Supermarket giant Kroger has suffered a data breach after a service used to transfer files securely was hacked, and threat actors stole files.
Kroger is one of the largest retailers in the world, with almost 2,800 stores in 35 states. Kroger employs approximately 500,000 people and had over $122 billion in sales for 2019.
Yesterday, Kroger disclosed that they were the latest company to be affected by a security vulnerability in the Accellion FTA software that allowed hackers to steal data from companies utilizing the service.
According to a data breach advisory published yesterday, Kroger was informed by Accellion of their breach on January 23rd, 2021, and immediately discontinued the service’s use.
As part of their investigation into the attack, Kroger has determined that no grocery store data, including payment information, was impacted by the breach. However, the breach did expose human resources data and pharmacy records.
“At this time, based on the information provided by Accellion and our own investigation, Kroger believes the categories of affected data may include certain associates’ HR data, certain pharmacy records, and certain money services records.”
“Importantly, there was no impact to grocery store data or systems; credit or debit card information; or customer account passwords,” Kroger explained in their data breach advisory.
Kroger states that they are in the process of contacting those affected via postal mail. For those affected, Kroger is offering a free year of credit monitoring.
Accellion attacks have a wide-reaching impact
Kroger is just one of what is becoming a long list of companies affected by the vulnerability in the Accellion FTA service that hackers exploited over the past few months.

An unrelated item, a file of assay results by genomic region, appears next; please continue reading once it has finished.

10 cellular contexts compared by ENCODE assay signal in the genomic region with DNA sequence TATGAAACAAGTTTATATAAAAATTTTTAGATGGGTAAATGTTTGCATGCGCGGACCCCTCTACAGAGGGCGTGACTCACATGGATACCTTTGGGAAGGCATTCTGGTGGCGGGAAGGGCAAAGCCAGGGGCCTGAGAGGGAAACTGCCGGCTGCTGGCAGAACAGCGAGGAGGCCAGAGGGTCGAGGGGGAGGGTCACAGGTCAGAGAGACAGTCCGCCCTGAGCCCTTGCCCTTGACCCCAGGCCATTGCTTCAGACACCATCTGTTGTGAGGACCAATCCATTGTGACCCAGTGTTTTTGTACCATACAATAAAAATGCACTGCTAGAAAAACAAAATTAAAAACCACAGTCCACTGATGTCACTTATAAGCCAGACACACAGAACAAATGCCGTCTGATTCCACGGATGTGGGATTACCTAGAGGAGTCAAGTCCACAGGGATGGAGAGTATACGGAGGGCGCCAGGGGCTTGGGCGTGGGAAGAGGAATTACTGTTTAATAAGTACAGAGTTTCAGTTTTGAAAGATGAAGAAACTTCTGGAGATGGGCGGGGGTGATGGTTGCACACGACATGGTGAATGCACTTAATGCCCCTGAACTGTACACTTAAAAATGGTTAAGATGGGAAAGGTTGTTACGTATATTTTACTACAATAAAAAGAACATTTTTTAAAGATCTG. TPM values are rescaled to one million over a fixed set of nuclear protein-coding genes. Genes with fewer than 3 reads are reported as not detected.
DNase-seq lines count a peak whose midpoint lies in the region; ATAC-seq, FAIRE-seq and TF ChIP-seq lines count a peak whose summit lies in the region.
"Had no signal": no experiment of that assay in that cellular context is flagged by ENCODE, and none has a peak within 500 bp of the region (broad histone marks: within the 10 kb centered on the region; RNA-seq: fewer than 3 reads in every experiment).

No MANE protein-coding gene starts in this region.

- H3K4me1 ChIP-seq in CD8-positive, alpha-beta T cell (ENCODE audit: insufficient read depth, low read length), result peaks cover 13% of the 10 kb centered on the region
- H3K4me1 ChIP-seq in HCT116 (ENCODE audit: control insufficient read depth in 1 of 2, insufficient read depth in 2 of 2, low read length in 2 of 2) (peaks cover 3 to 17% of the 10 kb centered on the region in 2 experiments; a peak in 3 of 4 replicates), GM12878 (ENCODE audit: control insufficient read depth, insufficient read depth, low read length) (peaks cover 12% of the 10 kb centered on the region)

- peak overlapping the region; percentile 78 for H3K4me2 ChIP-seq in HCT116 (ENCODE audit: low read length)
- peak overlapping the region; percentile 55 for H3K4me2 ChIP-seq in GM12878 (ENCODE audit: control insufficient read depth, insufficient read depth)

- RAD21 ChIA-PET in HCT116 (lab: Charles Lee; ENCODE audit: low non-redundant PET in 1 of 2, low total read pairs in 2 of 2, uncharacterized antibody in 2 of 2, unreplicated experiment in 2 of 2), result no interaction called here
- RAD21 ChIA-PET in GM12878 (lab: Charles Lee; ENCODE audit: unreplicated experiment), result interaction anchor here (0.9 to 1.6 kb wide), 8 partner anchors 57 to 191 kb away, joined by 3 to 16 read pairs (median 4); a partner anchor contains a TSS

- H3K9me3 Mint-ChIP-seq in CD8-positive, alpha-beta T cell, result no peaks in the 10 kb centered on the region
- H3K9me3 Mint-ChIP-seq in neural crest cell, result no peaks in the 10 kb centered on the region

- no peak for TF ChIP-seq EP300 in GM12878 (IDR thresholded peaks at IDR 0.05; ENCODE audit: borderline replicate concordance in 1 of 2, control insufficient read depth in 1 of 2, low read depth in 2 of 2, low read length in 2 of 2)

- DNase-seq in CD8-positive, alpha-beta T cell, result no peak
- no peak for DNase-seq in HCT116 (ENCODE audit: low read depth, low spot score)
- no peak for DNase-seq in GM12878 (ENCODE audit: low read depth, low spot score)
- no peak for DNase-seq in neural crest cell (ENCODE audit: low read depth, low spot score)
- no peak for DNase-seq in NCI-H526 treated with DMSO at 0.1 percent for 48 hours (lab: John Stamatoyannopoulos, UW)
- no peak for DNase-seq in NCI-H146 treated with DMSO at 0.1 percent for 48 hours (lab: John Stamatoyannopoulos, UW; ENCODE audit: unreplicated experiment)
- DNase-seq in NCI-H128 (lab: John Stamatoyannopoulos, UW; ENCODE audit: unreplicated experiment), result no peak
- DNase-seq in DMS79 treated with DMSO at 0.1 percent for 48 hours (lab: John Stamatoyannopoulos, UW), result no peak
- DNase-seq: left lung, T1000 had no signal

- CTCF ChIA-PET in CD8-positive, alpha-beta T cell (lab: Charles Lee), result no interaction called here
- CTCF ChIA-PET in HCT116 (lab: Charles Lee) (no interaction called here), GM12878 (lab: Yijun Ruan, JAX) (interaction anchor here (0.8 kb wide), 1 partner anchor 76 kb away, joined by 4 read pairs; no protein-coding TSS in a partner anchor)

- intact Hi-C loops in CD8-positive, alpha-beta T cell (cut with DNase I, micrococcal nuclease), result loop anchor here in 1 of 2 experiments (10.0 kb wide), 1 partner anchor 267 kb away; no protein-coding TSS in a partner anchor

In mid-December, Accellion disclosed that they learned of an actively exploited zero-day vulnerability in their FTA secure file-transfer service. Threat actors exploited this vulnerability to steal data from companies who utilized the service to communicate with customers and partners securely.
Accellion released a patch on Christmas Day, but by the time companies received the update and applied it, threat actors had already gained access to their data.
Some of those affected by the Accellion breach have received ransom notes from threat actors demanding payment, or their data would be publicly released.
As Accellion FTA service is used by many companies, educational institutions, and government agencies, we will continue to see further data breach advisories released over time.
Previous Accellion-related data breaches include the Singtel, QIMR Berghofer Medical Research Institute, Reserve Bank of New Zealand, the Australian Securities and Investments Commission (ASIC), and the Office of the Washington State Auditor (“SAO”).